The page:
Top Five Open Problems in Bioinformatics (2021)

Top Five Open Problems in Bioinformatics (2021)

In twitter, a number of researchers are discussing about the open problems in bioinformatics. Therefore, I wanted to share a set of unsolved problems I am curious about. Please tweet your suggestions in reply to this tweet, and I will add them below with your name.

This post uses a narrow definition of bioinformatics to include only those problems involving the biomolecules (DNA, RNA, protein). A broader definition may include all aspects of biology and come up with other fascinating questions regarding the analysis of neural signals or images. If you are interested in the later topic, please check Gene Myers’ excellent work.

Here are my top five open problems.

1. Shotgun Development Experiments (Single cell)

Genome assembly from shotgun sequencing got many computer scientists interested in bioinformatics. The alternative method of genome assembly (clone by clone) was very expensive, and an assembly from randomly located fragments dramatically lowered the cost of genome sequencing.

Currently development biology is in the same phase as the early phase of genome sequencing. Researchers are able to get gene expression levels from randomly picked cells through single-cell RNAseq, and they like to reconstruct the developmental process from those shotgun single cell gene expression. This is a fascinating problem Colin Trapnell is working on.

2. T-cell Receptor and Immunoglobulin Repertoire Diversity (and Evolution of Adaptive Immune System in General)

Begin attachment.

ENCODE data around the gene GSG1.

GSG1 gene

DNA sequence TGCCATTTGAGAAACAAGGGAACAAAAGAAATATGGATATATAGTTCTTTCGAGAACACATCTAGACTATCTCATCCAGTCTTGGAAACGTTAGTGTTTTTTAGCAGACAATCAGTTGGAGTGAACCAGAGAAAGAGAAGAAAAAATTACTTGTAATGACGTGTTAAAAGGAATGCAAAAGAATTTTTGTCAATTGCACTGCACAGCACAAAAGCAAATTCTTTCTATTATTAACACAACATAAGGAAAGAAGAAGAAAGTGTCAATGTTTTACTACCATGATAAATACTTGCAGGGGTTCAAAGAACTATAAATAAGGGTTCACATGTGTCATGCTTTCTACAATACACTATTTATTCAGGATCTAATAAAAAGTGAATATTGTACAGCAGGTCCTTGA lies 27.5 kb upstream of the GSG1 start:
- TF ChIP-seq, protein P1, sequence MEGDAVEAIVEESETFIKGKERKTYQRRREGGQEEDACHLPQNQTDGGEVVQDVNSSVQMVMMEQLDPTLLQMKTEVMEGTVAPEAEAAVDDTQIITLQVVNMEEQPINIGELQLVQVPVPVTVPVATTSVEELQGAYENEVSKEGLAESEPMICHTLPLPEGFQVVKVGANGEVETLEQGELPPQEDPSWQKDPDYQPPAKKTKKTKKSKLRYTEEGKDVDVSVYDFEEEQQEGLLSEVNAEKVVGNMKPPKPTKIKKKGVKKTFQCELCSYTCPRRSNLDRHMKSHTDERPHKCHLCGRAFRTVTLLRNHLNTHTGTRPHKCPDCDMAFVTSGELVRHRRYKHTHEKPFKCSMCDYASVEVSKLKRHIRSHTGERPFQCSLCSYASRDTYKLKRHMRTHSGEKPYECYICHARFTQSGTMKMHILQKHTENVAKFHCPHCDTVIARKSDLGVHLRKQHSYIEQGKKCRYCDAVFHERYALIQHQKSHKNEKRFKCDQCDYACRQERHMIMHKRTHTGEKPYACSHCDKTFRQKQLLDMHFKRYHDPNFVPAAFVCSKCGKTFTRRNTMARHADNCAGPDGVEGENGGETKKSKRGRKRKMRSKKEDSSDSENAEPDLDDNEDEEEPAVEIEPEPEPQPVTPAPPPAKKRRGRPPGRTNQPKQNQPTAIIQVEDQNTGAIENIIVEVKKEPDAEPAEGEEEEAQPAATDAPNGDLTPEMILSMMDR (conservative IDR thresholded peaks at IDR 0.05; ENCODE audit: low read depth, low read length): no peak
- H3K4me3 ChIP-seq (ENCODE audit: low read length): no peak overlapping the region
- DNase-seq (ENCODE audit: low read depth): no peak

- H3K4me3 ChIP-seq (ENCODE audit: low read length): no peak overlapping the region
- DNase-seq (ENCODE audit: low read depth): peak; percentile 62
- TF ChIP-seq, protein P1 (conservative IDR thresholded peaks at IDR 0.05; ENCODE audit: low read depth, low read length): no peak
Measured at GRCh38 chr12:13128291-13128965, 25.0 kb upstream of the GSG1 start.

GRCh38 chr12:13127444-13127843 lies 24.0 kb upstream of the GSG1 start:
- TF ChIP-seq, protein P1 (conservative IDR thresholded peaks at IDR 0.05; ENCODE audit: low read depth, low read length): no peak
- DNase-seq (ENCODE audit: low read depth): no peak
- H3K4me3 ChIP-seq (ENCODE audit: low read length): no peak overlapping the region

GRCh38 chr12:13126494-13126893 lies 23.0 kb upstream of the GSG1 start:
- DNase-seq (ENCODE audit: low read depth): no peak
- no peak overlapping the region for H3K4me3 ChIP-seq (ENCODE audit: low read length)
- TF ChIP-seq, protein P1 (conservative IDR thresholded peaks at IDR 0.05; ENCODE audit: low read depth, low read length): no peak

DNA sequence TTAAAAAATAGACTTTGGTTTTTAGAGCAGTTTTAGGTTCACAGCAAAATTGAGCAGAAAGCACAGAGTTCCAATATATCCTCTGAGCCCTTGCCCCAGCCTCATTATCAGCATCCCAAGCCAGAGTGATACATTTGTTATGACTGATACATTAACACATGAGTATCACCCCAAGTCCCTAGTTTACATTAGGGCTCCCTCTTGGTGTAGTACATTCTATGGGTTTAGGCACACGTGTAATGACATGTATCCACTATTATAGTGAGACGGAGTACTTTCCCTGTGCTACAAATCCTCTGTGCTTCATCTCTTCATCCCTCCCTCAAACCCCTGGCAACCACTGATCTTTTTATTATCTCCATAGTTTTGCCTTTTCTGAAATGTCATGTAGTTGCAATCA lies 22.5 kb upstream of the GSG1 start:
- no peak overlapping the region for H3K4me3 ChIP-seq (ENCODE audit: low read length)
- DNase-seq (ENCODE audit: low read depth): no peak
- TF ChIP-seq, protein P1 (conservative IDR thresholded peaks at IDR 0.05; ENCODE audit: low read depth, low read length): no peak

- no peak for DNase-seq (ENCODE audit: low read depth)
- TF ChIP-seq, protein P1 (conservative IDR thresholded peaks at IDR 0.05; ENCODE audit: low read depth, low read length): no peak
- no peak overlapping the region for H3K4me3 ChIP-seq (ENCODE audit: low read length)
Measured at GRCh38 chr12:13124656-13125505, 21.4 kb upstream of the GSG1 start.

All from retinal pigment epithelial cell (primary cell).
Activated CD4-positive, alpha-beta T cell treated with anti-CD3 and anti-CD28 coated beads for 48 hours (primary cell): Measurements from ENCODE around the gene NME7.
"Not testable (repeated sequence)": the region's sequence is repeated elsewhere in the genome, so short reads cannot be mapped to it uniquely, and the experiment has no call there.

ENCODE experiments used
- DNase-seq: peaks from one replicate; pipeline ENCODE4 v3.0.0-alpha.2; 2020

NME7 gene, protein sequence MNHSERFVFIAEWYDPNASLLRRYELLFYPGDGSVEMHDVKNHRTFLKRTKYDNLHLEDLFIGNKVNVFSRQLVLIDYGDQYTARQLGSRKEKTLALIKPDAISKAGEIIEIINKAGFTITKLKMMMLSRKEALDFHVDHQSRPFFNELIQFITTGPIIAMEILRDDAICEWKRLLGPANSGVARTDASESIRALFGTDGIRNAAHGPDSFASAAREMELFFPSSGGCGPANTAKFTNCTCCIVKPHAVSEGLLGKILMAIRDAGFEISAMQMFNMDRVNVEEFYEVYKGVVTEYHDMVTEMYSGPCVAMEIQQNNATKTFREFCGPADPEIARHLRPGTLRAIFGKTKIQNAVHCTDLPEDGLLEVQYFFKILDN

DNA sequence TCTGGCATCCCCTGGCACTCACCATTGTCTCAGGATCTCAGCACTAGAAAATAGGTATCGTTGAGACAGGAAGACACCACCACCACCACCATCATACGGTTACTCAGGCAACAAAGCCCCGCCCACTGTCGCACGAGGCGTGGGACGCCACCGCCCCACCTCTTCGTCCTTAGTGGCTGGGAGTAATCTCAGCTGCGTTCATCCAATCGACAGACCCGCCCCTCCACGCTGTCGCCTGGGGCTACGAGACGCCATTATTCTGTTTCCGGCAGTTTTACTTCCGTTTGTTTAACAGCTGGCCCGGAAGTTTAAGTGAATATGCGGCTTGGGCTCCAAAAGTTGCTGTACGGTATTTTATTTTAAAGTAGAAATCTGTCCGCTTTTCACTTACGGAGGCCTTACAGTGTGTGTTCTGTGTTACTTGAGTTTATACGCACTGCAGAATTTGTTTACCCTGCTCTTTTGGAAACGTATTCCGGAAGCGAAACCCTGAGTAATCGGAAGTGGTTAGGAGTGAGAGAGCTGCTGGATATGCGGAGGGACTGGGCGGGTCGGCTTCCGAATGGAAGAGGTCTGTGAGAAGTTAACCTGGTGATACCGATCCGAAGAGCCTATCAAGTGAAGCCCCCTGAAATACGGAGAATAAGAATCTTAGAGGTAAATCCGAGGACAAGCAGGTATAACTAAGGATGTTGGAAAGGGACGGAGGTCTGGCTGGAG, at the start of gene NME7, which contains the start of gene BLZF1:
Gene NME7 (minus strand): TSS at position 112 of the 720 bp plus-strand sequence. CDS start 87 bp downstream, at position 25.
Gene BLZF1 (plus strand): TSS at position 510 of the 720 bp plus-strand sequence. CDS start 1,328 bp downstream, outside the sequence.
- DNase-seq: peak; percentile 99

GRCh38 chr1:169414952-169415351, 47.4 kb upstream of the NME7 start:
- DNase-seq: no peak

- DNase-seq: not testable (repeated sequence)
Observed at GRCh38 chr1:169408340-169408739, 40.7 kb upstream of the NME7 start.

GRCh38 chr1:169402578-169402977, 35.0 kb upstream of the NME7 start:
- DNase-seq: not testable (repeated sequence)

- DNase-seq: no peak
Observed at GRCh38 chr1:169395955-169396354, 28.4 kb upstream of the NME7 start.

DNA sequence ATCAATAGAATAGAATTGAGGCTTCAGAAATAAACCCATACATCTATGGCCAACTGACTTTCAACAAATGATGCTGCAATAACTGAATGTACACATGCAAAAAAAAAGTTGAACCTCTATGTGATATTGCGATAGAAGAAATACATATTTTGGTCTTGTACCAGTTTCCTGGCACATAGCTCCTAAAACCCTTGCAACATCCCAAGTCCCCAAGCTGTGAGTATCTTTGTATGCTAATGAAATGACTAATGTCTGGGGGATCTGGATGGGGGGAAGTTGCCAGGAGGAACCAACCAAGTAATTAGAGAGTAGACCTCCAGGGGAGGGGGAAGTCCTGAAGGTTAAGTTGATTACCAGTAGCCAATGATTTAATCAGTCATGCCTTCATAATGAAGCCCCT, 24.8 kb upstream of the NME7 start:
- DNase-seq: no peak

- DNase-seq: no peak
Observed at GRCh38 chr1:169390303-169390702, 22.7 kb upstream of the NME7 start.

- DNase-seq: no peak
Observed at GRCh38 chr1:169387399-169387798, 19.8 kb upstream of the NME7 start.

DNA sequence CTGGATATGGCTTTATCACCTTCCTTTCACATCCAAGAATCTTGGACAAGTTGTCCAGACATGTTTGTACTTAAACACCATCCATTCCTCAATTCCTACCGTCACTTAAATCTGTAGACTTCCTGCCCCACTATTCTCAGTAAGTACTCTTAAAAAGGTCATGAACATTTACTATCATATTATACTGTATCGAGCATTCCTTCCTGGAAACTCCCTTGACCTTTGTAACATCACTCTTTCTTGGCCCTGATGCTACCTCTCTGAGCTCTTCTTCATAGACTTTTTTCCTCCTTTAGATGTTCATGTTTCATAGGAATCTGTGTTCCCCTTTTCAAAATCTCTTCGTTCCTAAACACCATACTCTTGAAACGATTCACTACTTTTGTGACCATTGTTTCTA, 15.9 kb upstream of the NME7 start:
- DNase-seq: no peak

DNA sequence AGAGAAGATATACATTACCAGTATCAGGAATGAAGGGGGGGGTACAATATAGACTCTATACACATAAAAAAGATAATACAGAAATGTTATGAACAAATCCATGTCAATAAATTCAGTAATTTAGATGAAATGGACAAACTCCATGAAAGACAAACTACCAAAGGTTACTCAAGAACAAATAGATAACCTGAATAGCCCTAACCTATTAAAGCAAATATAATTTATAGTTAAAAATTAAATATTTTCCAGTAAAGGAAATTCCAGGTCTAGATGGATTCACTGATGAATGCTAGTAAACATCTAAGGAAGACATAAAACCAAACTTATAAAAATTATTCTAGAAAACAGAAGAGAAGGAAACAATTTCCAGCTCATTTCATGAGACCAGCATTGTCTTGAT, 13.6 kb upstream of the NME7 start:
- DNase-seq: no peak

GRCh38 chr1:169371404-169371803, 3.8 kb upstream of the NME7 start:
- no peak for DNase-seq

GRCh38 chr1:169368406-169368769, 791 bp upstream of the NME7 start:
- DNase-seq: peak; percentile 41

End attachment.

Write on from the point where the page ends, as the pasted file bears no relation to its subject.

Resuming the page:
How our adaptive immune system learns and generates antibody to counter future attacks is a fascinating question. Only recently it is possible to get sequence data and reconstruct receptor diversity before and after invasion by foreign pathogen.

3. Origin of Eukaryotes

The evolutionary origin of eukaryotes remains a mystery. Metagenomic sequencing from oceans is filling up our knowledge gap on unicellular eukaryotes as well as bacteria/archaea, and now may be the right time to shine light on this question based on available sequences.

4. Origin of Translation/Genetic Code

The evolutionary origin of translation remains a mystery. Carl Woese spent most of his research life trying to answer this question and ended up revolutionizing microbiology. With discovery of new microbes from thousands of metagenomic sequencing projects, it is now possible to do a computational analysis to address this question.

5. Protein Folding

This problem attracted many physicists to biology in the mid-1990s, when extensive structural data started to be available. Despite decades of work, predicting protein structure from sequence remains to be an open problem. Here is an excellent review from 2012.

Written by M. //